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Author Topic: What Police Say about Self-Defense  (Read 84628 times)

mjohnsonn

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Re: What Police Say about Self-Defense
« Reply #60 on: July 13, 2012, 02:53:32 AM »
Quote
if you harm an intruder, do it inside your home".....urban rumour??

If you do it before they are inside they aren't an intruder.

If you do it after they've left, not only are they not an intruder any more, but you are seeking revenge rather than stopping a threat.  In that case, I'd guess a jury would say, "We have two scumbags--the former intruder and this guy with a gun.  The home invader is dead so one problem is solved, now let's put the shooter in jail and solve another."

PacketMan

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Re: What Police Say about Self-Defense
« Reply #61 on: February 04, 2013, 05:38:33 PM »
I know this is an old inactive topic, but our current government is changing the landscape to favor the person(s) who has to react to home invasions. Current bills in government (not yet ascended, thus not law yet) had drastically simplified the text to favor the person committing the act of defense.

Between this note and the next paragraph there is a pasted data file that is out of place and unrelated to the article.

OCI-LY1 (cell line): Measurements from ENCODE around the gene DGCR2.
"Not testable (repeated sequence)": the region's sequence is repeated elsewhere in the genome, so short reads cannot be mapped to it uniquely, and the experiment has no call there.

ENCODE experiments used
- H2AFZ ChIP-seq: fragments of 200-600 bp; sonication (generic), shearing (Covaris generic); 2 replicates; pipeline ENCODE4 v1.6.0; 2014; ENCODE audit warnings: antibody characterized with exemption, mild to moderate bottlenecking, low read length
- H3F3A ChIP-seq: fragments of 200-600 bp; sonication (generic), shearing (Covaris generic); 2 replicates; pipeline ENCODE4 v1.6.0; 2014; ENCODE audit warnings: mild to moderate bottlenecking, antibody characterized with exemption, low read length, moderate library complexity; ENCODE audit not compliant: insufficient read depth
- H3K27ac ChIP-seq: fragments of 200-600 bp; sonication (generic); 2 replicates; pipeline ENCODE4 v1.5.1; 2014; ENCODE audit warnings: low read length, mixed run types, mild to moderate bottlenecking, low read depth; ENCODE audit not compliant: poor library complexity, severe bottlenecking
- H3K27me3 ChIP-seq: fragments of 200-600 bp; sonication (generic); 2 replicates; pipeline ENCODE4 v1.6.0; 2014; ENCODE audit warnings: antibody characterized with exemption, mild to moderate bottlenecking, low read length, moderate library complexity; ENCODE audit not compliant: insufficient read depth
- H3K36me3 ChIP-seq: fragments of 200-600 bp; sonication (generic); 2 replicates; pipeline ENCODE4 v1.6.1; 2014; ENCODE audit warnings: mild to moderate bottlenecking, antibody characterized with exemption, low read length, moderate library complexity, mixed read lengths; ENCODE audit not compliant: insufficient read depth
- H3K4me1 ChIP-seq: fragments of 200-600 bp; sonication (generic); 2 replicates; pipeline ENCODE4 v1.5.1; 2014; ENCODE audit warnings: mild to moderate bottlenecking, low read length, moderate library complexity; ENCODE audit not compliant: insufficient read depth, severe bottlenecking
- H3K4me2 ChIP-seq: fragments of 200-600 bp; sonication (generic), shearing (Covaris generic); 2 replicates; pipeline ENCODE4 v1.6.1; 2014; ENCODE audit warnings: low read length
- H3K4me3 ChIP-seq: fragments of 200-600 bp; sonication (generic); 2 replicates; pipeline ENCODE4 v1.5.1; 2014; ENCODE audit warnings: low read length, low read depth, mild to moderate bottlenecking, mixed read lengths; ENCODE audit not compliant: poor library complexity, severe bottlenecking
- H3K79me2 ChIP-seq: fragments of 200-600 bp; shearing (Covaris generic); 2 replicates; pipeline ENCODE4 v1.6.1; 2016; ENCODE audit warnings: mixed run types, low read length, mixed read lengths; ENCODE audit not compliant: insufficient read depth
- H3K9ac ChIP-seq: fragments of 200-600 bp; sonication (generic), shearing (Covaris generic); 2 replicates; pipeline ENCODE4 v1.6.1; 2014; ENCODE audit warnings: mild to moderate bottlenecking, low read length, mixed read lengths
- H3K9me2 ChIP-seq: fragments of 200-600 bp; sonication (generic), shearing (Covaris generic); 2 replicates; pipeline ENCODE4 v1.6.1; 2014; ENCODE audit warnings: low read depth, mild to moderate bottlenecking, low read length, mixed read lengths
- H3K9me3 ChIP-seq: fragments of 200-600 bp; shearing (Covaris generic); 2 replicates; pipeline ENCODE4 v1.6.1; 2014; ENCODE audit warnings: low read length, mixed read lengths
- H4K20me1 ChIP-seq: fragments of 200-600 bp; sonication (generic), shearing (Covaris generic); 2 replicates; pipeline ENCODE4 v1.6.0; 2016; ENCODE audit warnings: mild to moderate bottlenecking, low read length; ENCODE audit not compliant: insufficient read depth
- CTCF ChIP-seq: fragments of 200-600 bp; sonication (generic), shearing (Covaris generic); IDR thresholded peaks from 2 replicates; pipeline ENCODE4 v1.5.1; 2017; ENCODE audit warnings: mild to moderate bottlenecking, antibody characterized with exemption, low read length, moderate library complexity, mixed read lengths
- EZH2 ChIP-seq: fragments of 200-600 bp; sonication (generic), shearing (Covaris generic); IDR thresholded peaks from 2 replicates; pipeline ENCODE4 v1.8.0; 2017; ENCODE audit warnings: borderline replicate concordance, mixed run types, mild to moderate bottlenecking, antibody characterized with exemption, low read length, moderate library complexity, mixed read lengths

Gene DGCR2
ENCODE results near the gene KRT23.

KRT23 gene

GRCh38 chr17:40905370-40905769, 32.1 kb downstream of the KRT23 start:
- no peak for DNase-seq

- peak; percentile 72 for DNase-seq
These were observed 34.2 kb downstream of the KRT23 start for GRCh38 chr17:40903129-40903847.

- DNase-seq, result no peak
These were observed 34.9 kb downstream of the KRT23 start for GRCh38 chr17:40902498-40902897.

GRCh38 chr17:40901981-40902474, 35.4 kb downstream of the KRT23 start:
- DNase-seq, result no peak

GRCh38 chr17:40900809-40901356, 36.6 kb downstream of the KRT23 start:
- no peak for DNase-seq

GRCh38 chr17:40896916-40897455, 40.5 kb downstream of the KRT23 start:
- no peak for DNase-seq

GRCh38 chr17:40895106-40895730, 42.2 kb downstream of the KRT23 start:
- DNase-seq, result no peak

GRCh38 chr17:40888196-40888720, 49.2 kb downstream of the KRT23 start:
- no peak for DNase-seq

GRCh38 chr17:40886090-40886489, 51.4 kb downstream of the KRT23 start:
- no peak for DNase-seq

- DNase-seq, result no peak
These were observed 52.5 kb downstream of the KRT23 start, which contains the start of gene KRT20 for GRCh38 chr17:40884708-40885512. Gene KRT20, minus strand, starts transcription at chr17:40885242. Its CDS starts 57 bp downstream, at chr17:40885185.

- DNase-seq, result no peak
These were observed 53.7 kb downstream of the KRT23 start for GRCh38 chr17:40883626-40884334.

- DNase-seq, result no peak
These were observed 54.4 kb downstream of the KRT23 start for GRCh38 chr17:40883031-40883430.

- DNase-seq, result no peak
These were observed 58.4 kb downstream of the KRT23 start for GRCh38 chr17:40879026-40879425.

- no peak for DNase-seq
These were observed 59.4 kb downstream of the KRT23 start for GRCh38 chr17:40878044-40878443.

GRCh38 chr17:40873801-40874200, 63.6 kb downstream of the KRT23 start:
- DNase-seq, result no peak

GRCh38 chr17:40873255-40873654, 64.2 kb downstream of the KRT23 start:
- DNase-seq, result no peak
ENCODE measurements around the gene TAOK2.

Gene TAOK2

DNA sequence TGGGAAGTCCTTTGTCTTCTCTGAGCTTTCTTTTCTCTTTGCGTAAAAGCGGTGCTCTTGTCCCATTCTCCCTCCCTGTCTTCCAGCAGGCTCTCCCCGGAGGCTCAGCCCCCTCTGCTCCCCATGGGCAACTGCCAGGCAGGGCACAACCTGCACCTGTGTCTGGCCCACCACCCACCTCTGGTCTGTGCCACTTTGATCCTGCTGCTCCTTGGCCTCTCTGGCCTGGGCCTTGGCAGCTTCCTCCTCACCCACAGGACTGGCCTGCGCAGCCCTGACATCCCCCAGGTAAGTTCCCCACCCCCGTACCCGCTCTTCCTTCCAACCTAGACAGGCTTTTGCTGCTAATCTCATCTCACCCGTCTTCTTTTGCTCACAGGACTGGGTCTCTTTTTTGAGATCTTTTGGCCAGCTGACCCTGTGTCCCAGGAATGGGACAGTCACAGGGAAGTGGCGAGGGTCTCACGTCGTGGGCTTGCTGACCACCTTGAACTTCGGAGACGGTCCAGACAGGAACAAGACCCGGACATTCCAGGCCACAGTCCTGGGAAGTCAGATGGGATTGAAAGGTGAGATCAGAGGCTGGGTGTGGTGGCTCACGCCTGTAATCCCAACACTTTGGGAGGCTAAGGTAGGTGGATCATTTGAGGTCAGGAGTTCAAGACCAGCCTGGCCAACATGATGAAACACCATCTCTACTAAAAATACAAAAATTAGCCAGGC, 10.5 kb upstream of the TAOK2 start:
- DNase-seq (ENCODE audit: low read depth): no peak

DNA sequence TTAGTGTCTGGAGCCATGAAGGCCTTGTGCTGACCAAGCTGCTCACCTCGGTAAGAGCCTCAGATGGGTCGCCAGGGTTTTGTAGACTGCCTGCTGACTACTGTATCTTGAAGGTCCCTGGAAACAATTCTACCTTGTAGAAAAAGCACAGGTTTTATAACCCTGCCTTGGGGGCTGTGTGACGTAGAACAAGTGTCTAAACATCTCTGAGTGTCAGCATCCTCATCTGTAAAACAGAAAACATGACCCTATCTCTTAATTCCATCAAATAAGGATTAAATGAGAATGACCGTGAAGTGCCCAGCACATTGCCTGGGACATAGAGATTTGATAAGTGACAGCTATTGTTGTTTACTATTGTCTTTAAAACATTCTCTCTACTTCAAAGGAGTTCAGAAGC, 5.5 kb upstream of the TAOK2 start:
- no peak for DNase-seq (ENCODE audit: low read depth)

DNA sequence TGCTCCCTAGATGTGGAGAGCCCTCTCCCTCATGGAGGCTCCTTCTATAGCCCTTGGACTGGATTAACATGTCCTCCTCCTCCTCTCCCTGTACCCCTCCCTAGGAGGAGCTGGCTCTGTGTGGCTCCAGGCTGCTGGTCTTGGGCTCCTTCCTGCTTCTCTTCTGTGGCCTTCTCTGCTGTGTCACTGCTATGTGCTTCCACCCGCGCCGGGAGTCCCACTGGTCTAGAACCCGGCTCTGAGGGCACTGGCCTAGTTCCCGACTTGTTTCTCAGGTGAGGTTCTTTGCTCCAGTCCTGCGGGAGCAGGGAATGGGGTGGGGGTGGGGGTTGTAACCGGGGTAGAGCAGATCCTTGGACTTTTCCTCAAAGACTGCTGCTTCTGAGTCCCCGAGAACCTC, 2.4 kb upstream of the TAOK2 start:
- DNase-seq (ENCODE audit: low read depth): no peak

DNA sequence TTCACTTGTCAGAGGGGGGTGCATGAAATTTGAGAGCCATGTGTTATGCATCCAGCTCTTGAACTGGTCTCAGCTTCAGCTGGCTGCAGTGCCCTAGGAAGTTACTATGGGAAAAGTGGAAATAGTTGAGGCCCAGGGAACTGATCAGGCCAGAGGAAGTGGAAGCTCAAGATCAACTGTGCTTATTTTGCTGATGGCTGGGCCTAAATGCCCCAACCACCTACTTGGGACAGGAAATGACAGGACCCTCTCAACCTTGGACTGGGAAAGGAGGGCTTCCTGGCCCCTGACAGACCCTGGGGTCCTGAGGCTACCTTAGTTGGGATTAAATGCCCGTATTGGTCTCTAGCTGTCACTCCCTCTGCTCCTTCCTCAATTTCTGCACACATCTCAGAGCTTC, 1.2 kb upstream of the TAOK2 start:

A Nunavut man who fired a semi-automatic rifle at five people breaking into his home, killing three and wounding two, has had his murder convictions overturned.
In a strong defence of self-defence, a panel of appeal court judges declared a self-defence claim can be made even when three of the dead were shot in the back — one while wounded on the ground — and two who survived were shot while running away.
Although not calling it justified, the Nunavut Court of Appeal accepted that self-defence was a plausible defence that was tainted by the trial judge’s rulings on what evidence the jury was allowed to hear.
The appeal court ordered a new trial.
The dramatic shooting in January 2007 rattled Cambridge Bay, a hamlet of 1,500 best known as a way station along the Northwest Passage.
A feud between young men culminated in a confrontation at the small house of Chris Bishop, 27. At 3 a.m. Mr. Bishop called the RCMP saying men were trying to break in.
Long before help arrived, his front door started to give way to the kicking, and he retreated to his bedroom. He readied a gun.
He held what is called an SKS-D, which he legally owned. The semi-automatic rifle is supposed to hold only five bullets but Mr. Bishop fitted it with a 25-bullet “banana clip,” an illegal add-on that gives it a similar appearance to an AK-47.


"In a strong defence of self-defence, a panel of appeal court judges declared a self-defence claim can be made even when three of the dead were shot in the back — one while wounded on the ground — and two who survived were shot while running away......"
« Last Edit: February 04, 2013, 05:42:31 PM by admin »
Thanks,
PacketMan
CCNP

 

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